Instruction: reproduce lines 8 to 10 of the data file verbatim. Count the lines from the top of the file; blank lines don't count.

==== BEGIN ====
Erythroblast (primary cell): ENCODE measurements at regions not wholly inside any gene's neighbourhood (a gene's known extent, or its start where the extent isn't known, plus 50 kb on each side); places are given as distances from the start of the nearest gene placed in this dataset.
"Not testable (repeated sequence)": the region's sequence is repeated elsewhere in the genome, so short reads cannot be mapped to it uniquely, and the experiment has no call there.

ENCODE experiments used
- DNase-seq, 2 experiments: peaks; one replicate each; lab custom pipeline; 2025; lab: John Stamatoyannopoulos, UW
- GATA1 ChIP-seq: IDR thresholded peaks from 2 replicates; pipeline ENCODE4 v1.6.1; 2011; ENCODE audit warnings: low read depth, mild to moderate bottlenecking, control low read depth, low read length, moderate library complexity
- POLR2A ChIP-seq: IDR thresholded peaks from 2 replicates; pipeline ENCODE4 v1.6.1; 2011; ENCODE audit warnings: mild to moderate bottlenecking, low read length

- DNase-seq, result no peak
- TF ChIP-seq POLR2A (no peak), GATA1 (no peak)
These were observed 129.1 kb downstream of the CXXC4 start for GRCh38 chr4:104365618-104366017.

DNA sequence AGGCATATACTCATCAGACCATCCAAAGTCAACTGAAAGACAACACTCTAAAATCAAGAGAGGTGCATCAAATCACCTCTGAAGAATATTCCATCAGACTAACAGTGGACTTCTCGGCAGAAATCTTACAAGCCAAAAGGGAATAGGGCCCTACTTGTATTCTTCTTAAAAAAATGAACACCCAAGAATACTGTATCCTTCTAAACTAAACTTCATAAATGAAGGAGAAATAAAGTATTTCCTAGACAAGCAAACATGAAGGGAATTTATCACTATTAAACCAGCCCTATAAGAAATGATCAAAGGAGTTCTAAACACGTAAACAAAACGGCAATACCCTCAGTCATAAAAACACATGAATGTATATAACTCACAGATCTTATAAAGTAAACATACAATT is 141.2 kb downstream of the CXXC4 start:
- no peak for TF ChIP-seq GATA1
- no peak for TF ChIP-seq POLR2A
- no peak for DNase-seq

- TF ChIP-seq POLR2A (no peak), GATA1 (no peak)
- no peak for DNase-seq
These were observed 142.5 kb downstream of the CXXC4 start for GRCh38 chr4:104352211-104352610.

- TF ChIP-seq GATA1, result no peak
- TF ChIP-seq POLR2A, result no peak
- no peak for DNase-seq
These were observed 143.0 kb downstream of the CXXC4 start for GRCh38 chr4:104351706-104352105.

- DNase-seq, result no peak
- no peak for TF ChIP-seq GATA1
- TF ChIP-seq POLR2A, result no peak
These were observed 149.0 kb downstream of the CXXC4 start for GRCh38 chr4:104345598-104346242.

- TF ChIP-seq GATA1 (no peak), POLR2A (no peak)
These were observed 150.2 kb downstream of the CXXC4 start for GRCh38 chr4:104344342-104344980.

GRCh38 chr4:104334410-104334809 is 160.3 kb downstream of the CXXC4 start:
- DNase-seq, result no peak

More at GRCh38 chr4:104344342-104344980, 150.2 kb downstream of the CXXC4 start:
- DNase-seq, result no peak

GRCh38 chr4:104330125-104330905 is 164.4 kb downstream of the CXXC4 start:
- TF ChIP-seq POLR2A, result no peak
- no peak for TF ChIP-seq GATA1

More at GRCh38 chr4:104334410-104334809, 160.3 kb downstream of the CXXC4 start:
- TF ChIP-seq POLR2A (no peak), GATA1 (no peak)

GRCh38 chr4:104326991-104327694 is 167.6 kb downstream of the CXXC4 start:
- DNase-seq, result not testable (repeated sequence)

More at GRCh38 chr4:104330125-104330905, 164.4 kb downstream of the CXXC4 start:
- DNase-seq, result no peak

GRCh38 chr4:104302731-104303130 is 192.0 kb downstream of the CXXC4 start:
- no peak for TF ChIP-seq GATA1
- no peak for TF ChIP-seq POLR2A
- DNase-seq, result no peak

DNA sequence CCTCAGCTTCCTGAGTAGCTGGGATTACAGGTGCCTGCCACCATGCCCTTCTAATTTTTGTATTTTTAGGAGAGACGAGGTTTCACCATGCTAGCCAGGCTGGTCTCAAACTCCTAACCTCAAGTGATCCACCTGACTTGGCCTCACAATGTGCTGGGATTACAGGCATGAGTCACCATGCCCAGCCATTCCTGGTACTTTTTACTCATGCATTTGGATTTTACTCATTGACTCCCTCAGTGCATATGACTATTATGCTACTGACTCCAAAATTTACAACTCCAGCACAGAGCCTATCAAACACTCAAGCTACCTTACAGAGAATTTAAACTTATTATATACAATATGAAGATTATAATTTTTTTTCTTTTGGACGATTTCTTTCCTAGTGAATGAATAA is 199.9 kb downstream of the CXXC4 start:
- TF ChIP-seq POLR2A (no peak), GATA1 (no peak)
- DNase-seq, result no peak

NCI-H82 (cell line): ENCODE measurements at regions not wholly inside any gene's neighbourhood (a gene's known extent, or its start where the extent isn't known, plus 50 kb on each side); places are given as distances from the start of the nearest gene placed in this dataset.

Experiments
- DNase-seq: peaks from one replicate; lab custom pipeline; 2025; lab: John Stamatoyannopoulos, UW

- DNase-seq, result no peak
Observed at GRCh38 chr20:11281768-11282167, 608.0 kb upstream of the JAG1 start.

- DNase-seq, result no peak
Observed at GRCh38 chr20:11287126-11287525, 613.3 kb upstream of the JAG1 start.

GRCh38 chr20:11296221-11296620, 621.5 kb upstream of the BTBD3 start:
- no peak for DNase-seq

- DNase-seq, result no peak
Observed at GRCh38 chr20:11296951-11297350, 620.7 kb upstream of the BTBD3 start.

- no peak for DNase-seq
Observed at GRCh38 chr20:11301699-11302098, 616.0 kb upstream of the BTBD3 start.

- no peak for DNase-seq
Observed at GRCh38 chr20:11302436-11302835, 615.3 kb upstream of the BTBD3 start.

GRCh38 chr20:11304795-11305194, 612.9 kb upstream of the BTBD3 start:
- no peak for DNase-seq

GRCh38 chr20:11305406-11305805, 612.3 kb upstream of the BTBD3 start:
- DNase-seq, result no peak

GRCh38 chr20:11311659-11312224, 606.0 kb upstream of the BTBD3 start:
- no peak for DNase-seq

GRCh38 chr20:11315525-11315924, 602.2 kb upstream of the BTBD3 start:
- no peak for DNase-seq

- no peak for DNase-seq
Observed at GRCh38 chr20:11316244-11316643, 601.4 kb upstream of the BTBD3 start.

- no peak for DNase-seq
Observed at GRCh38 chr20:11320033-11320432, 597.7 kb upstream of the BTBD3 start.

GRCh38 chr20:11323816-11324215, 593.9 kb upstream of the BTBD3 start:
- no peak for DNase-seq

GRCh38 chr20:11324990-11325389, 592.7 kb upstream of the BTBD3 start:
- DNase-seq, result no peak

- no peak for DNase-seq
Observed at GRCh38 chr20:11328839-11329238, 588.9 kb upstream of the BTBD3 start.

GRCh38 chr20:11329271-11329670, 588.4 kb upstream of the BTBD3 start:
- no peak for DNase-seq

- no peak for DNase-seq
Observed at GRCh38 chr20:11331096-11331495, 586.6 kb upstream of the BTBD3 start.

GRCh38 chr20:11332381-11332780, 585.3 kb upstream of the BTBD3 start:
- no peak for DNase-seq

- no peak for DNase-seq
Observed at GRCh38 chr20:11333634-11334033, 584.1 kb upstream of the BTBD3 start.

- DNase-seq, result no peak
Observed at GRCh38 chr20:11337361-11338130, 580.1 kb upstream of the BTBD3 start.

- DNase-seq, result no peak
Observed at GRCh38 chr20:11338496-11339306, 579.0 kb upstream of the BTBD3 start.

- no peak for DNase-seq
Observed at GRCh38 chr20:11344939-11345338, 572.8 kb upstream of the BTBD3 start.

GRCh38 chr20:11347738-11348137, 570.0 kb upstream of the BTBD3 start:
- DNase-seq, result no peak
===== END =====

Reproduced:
- TF ChIP-seq POLR2A (no peak), GATA1 (no peak)
These were observed 129.1 kb downstream of the CXXC4 start for GRCh38 chr4:104365618-104366017.

DNA sequence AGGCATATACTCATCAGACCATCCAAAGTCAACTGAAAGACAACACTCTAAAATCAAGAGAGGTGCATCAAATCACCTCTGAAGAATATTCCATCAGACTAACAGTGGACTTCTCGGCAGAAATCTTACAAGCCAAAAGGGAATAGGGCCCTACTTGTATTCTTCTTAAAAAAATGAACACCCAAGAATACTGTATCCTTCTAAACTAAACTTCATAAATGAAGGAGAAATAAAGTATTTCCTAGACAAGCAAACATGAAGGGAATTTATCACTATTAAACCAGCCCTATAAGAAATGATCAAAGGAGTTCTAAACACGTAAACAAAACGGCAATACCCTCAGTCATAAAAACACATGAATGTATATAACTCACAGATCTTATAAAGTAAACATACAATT is 141.2 kb downstream of the CXXC4 start: